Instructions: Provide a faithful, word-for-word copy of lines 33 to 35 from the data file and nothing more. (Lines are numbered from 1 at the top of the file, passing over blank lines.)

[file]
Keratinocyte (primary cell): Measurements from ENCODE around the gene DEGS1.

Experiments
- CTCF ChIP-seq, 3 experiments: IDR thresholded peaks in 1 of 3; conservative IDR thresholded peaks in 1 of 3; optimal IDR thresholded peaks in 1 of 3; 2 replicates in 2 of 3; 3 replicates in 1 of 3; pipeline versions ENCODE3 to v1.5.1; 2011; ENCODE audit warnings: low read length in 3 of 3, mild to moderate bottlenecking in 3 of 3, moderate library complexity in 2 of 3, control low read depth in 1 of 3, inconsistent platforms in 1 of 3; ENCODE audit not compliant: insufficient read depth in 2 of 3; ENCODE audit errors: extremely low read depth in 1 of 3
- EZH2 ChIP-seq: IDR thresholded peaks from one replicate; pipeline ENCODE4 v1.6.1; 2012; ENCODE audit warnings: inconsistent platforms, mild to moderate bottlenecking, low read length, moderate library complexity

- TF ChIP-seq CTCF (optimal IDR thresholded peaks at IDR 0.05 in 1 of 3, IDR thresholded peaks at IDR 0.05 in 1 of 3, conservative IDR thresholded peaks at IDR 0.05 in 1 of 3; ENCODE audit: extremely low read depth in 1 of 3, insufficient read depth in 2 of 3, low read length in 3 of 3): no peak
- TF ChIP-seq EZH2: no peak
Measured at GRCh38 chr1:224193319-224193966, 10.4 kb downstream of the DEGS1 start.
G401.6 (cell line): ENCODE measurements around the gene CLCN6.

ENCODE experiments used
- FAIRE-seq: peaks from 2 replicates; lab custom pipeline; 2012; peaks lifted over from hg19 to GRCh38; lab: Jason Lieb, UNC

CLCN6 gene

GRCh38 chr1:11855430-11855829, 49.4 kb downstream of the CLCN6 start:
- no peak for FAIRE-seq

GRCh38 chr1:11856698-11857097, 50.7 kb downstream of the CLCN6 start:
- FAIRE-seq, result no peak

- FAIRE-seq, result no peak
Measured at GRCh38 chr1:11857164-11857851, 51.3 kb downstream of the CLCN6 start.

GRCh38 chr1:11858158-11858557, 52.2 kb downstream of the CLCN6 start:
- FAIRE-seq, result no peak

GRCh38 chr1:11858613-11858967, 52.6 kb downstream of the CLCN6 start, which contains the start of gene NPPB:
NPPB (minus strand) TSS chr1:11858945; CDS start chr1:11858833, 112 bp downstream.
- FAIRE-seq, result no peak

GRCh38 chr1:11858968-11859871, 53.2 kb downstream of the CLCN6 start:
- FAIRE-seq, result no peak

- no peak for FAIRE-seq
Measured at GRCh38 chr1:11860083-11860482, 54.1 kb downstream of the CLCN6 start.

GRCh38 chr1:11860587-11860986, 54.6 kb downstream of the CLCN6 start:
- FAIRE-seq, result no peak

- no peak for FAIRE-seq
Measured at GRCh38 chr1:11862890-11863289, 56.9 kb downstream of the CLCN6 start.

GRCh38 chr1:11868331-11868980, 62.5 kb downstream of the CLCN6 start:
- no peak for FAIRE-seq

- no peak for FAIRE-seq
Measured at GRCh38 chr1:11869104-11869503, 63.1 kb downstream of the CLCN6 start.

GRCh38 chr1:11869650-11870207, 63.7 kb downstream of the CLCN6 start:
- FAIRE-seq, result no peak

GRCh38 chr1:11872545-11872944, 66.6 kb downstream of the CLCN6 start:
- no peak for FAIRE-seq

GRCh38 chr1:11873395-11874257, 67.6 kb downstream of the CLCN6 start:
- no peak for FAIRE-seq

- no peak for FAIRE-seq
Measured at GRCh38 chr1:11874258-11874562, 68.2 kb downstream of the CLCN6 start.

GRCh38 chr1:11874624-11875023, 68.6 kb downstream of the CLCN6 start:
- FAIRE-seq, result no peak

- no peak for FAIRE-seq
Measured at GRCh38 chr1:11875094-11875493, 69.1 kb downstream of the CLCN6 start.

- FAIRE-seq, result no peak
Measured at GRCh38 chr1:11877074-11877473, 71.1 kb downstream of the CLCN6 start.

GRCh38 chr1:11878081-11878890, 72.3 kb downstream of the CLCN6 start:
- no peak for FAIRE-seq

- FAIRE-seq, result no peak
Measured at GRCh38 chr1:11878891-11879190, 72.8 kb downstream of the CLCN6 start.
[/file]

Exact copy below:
- no peak for FAIRE-seq
Measured at GRCh38 chr1:11869104-11869503, 63.1 kb downstream of the CLCN6 start.

GRCh38 chr1:11869650-11870207, 63.7 kb downstream of the CLCN6 start: